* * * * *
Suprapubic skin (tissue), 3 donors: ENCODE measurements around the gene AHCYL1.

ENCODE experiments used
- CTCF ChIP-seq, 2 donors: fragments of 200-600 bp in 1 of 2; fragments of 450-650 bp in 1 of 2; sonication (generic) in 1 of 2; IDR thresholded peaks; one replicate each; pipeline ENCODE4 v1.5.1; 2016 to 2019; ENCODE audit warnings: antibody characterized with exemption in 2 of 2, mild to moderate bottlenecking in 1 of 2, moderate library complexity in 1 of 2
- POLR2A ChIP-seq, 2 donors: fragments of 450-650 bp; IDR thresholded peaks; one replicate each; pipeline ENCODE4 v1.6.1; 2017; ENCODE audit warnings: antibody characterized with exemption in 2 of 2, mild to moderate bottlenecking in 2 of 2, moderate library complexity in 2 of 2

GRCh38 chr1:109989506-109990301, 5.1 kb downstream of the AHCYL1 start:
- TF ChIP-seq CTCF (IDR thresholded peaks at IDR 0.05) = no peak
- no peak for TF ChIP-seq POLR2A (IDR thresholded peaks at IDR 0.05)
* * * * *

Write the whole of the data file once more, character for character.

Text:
Suprapubic skin (tissue), 3 donors: ENCODE measurements around the gene AHCYL1.

ENCODE experiments used
- CTCF ChIP-seq, 2 donors: fragments of 200-600 bp in 1 of 2; fragments of 450-650 bp in 1 of 2; sonication (generic) in 1 of 2; IDR thresholded peaks; one replicate each; pipeline ENCODE4 v1.5.1; 2016 to 2019; ENCODE audit warnings: antibody characterized with exemption in 2 of 2, mild to moderate bottlenecking in 1 of 2, moderate library complexity in 1 of 2
- POLR2A ChIP-seq, 2 donors: fragments of 450-650 bp; IDR thresholded peaks; one replicate each; pipeline ENCODE4 v1.6.1; 2017; ENCODE audit warnings: antibody characterized with exemption in 2 of 2, mild to moderate bottlenecking in 2 of 2, moderate library complexity in 2 of 2

GRCh38 chr1:109989506-109990301, 5.1 kb downstream of the AHCYL1 start:
- TF ChIP-seq CTCF (IDR thresholded peaks at IDR 0.05) = no peak
- no peak for TF ChIP-seq POLR2A (IDR thresholded peaks at IDR 0.05)